First, it is very important for me to acknowledge that I am NOT against the use of technology in libraries. I think we can all agree there are massive technological advances on the horizon which will greatly impact the future of libraries (and maybe even be the impetus for redefining the role of libraries in communities and how/what services we provide the public). We are just beginning to see the tip of the technological iceberg which is coming our way.
As I have been attending conferences, or reviewing conference programs, I am seeing a lot of presentations around change within libraries – specifically and almost exclusively focusing on technology. Some of these discussions are being framed – that technologies are or will make us more relevant to our communities. (For example I recently saw a presentation titled: “The Future of Libraries” – New customer expectations are being driven by the new ecology of the web and big players like Facebook, Bing, Hulu,YouTube, Amazon, Google, and more. Is your library ready?). So, is this the future for libraries – or should technology be viewed as one of many different tools which will ensure our relevance to some of our community members?
On that point, I recently saw John Teskey, the President of CLA, speak at a conference. It was interesting to note that he said that technology which has been implemented in libraries has not necessarily made libraries easier to use by members of the public.
This really struck a chord and I am not thoroughly convinced the future of libraries, and the relevance of libraries to our local communities, rests solely on the technological products which we put into library spaces. I do not think that technology in and of itself will make us more relevant to our communities.
Where is this coming from?
Technology as a solution to problems cuts across various industries and organizations. For instance, as discussed in the NY Times, the recent oil disaster in Gulf of Mexico, demonstrates the deliberate and hidden consequences of technological innovation. While technology was viewed as providing the solution to oil shortages and US national oil independence, it also provided as mechanism for the disaster to unfold. People tend to look for solutions to problems through the use of technology.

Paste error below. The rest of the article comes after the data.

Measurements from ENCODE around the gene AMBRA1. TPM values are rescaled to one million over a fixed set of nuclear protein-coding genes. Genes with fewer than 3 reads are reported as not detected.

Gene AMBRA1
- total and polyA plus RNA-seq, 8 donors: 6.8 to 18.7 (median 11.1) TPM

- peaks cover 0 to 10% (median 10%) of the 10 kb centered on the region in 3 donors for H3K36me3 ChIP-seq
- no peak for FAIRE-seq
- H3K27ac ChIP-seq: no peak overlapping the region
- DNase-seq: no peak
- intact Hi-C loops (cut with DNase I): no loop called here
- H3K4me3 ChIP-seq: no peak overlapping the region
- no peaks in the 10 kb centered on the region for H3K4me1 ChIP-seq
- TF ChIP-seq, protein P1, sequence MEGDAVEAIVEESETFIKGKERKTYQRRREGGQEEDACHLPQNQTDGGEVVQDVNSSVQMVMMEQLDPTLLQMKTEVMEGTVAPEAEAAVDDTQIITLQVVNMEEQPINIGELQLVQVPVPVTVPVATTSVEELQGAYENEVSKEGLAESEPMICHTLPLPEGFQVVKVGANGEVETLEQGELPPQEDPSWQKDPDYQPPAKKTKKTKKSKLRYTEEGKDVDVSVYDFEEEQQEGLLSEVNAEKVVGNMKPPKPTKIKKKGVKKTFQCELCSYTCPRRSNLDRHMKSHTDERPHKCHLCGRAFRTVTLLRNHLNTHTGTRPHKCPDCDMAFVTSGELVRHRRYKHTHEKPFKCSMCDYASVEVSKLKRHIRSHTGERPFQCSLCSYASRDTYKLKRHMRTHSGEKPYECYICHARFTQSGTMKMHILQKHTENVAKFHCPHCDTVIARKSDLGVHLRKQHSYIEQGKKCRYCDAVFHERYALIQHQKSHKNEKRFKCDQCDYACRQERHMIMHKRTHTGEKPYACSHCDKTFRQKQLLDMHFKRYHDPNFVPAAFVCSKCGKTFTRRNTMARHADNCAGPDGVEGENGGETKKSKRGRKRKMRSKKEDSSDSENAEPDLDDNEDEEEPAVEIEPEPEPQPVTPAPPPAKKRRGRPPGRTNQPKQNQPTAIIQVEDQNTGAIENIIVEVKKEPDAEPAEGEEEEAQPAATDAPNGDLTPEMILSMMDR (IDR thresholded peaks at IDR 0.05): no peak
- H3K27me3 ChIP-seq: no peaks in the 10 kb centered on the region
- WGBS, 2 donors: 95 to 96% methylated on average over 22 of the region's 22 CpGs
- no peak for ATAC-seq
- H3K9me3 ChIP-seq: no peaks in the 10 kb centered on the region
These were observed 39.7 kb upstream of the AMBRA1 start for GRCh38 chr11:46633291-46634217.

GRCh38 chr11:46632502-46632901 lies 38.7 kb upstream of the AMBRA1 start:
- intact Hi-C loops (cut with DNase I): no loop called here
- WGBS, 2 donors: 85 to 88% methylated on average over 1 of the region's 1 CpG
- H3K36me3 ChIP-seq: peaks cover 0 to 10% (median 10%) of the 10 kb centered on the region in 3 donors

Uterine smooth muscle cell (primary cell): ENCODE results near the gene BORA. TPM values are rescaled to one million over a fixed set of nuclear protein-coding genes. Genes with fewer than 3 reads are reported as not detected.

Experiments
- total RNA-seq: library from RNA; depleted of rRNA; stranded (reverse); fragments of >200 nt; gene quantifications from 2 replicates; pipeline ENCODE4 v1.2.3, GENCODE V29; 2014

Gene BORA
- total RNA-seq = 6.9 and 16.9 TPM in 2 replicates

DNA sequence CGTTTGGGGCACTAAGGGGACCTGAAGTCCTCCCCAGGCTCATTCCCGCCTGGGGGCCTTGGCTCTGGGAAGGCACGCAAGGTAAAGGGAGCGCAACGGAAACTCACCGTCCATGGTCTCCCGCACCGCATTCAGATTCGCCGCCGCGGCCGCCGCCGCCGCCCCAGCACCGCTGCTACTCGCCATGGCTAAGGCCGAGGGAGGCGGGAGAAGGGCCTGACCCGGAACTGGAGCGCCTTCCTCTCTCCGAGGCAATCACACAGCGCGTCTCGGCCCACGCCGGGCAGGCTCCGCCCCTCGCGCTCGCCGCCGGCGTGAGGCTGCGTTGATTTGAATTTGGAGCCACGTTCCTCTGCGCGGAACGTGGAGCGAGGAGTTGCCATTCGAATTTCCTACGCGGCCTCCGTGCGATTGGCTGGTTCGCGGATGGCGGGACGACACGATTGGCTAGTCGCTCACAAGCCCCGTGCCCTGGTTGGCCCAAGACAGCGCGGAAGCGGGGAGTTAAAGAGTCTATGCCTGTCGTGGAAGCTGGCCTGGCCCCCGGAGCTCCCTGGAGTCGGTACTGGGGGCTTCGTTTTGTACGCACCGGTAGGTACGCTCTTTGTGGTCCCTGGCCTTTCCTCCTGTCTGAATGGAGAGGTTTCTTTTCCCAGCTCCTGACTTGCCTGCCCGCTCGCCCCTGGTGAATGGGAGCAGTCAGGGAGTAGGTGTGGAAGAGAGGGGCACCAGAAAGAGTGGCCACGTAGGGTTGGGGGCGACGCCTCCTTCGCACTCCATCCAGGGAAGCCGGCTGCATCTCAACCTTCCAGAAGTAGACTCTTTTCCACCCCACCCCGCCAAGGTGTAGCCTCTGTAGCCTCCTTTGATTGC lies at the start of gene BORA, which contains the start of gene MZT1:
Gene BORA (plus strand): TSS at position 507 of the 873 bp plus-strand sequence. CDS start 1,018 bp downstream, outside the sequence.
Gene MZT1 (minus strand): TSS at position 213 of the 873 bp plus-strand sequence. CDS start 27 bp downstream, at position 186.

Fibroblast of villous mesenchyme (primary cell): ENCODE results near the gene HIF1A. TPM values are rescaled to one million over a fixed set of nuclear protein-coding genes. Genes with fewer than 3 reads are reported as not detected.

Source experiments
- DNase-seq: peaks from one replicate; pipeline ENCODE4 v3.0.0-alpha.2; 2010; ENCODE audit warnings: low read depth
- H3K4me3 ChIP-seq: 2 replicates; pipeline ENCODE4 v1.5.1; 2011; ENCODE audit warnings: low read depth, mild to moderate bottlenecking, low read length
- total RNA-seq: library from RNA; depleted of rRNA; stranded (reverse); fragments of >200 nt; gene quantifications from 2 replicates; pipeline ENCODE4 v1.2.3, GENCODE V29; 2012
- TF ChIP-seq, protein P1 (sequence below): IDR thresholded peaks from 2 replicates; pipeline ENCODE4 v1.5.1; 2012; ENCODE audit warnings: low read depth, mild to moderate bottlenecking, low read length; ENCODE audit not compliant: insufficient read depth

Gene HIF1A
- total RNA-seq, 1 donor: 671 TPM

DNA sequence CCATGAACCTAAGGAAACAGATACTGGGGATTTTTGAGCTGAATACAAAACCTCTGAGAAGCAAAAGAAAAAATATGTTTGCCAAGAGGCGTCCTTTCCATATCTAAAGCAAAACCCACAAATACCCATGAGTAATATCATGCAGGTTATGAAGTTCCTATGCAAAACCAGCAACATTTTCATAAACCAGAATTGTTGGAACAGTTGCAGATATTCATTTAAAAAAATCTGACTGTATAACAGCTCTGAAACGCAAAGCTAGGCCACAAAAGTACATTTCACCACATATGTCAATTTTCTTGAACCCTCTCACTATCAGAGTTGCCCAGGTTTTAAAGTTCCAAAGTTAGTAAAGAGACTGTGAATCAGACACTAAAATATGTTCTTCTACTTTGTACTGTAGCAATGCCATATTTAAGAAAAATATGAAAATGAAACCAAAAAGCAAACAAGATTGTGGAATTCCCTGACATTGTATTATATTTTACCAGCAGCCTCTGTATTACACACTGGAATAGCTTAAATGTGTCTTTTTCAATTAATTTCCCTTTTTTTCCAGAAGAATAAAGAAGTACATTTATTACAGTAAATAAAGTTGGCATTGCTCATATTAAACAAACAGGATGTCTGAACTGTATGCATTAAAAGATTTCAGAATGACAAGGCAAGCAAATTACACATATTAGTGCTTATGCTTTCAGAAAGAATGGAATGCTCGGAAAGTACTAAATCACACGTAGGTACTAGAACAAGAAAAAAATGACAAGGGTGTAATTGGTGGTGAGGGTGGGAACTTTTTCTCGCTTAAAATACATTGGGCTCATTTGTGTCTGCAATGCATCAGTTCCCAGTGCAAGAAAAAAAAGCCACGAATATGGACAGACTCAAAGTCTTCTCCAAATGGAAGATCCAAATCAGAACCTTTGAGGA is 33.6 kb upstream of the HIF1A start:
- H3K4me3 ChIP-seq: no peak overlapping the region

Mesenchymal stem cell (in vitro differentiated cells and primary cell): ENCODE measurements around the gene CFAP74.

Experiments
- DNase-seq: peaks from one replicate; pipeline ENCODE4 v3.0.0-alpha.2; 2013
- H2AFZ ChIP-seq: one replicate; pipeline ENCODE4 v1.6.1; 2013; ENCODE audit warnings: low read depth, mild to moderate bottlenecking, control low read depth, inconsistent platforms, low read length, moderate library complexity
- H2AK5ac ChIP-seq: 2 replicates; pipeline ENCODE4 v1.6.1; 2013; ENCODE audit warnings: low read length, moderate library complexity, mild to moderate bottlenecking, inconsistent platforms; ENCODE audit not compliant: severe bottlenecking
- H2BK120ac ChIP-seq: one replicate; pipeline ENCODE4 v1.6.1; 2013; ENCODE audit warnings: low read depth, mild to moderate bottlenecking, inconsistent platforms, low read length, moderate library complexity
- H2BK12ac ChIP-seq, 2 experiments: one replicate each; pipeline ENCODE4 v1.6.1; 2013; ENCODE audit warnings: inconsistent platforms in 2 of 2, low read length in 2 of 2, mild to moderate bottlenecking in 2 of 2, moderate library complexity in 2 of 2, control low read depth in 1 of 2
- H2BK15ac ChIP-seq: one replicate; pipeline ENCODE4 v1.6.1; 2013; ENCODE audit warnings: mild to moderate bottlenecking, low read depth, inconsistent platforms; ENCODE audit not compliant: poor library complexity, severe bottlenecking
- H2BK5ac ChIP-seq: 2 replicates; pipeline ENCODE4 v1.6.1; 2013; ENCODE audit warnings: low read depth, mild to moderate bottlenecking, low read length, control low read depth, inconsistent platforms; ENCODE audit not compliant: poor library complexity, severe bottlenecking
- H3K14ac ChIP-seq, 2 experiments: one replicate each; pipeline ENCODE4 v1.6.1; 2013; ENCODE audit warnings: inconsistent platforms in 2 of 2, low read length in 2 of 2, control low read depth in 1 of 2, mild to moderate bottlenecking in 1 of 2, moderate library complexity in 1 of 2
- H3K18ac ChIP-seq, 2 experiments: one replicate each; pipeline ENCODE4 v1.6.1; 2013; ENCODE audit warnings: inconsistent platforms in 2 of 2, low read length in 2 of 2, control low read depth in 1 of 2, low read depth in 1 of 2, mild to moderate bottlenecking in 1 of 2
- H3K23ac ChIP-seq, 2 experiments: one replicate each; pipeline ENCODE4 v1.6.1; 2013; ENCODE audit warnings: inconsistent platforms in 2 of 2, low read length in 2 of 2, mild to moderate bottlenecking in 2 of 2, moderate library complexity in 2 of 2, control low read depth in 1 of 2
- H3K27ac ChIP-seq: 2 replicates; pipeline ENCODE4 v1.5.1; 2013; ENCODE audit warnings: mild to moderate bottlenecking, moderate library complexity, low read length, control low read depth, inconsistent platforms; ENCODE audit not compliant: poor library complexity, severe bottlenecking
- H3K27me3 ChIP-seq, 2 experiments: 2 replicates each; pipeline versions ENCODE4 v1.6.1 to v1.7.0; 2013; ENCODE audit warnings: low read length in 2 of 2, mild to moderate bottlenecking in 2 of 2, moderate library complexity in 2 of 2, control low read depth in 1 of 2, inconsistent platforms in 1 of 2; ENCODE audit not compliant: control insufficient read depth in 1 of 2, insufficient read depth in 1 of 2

Parallels can also be found in the food industry, where Genetically Modified Foods [modified via technology] are marketed as the solution to a worldwide food shortage, although there is already enough food in the world and food shortages are actually caused by distribution and policy decisions.
Putting this back in a Library Context – The Impact of Social Inclusion and Exclusion
As we all know, one of the primary perceptions members of the public have about libraries is books. We, as librarians, can contest that libraries are much more than a depository of books (it also includes computers, varying collections beyond books (DVDs), spaces for community engagement, etc.). However, the perception of the library as being a place where people go to get books, while comforting for those with the literacy skills to access collections, is scary to others.
At the beginning of the Working Together project, we tried to understand how people gain access to information. As we discovered, people who are socially included tended to:
- have a broad range of social networks (friends, professional connections, family) which they would tap into regularly to discover information, and
- have access to, use multiple sources and resources, and feel confident to draw upon these resources when making decisions (e.g. library, personally owned or public technology, other organizations, and skills to use technology).